In general, the deduction gets reduced if your adjusted gross income is more than $100,000 ($50,000 married filing separately) and you lose it completely when you adjusted gross income goes above $109,000 ($54,500 married filing separately).
Use the IRS' itemized deductions work sheet (line 13) to see if your adjusted gross income will limit your mortgage insurance deduction.

Deducting Upfront Mortgage Insurance Premiums

If you paid a big mortgage insurance premium at settlement, called an upfront fee, your deduction may work differently than the deduction for monthly payments (but you still have to follow all the rules mentioned above).

"Mortgage insurance provided by the Department of Veterans Affairs and the Rural Housing Service is commonly known as a funding fee and guarantee fee respectively," the IRS says. "These fees can be deducted fully in 2013 if the mortgage insurance contract was issued in 2013."

If you paid in advance for any other mortgage insurance, you have to allocate those fees over the shorter of:
  • The mortgage term (usually 15 or 30 years)
  • 84 months (seven years)
If you pay off the loan, your deduction ends -- you cannot deduct the remaining amount.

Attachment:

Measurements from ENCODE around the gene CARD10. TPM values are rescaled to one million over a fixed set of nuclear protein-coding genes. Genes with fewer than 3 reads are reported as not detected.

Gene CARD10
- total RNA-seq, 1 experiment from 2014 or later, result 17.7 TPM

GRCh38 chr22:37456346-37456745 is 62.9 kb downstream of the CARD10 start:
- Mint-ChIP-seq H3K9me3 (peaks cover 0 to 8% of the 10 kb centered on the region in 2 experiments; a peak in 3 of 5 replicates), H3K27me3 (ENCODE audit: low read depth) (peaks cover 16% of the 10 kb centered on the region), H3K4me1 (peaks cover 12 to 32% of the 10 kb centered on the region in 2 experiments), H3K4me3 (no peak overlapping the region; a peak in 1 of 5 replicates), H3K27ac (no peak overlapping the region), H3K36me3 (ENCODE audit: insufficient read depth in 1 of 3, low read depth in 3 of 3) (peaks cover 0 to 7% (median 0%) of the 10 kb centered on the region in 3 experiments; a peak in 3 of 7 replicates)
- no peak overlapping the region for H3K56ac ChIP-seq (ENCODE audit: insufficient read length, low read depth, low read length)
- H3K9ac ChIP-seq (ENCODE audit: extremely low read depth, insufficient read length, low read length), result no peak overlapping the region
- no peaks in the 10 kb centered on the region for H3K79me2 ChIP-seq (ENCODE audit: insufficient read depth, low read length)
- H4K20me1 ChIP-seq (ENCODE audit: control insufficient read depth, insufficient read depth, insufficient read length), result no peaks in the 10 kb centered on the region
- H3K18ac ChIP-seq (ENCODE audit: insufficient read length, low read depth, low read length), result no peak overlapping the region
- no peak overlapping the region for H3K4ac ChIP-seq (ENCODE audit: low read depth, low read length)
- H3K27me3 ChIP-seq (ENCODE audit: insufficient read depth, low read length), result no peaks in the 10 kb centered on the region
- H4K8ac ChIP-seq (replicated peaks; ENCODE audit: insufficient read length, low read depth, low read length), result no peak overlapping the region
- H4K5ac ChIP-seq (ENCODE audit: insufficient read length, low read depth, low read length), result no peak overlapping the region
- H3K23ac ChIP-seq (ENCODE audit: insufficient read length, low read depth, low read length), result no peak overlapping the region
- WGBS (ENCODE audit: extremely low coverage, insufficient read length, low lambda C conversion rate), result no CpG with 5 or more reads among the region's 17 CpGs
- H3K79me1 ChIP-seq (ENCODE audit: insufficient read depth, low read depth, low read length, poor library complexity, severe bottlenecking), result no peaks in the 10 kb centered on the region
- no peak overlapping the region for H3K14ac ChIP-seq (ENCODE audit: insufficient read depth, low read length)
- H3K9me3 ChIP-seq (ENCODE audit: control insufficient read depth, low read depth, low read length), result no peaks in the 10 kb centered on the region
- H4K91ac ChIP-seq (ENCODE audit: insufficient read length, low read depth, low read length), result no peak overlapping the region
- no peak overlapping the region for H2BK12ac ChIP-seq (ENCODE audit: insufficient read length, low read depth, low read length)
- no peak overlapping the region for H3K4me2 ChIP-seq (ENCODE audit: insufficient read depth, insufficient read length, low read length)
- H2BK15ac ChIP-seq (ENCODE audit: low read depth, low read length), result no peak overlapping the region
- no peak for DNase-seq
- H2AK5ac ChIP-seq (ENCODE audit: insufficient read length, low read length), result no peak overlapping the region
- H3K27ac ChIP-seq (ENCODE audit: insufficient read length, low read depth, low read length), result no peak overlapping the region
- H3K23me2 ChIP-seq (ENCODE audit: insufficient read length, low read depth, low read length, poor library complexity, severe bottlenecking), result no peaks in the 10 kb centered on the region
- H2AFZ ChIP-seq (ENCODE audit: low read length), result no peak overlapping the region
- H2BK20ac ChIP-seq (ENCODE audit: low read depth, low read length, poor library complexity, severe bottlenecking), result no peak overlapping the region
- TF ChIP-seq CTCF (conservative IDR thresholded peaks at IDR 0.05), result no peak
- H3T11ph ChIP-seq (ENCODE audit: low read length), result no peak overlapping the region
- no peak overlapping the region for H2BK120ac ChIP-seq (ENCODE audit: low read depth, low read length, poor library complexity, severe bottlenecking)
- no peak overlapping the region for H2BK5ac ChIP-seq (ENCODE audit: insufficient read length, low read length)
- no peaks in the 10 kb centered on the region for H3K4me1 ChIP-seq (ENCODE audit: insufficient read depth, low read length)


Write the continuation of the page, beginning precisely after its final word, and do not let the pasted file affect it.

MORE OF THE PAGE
Here's an example the IRS uses to explain the upfront mortgage insurance deduction:
Ryan purchased a home in May of 2012 and financed the home with a 15-year mortgage. Ryan also prepaid all of the $9,240 in private mortgage insurance required at the time of closing in May.

Since the $9,240 in private mortgage insurance is allocable to periods after 2012, Ryan must allocate the $9,240 over the shorter of the life of the mortgage or 84 months. 

Ryan's adjusted gross income (AGI) for 2012 is $76,000. Ryan can deduct $880 ($9,240 ? 84 x 8 months) for qualified mortgage insurance premiums in 2012. 

For 2013, Ryan can deduct $1,320 ($9,240 ? 84 x 12 months) if his AGI is $100,000 or less. 

In this example, the mortgage insurance premiums are allocated over 84 months, which is shorter than the life of the mortgage of 15 years (180 months). 
Tax laws and tax rules are constantly being updated and interpreted. This article contains general information, so please discuss your individual situation with a trusted tax adviser before making tax decisions.
 

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Photo of Frank Taglienti Real Estate
Frank Taglienti
Berkshire Hathaway PenFed REALTORS®
565 Benfield Road, Suite 100
Severna Park MD 21146
410-440-0824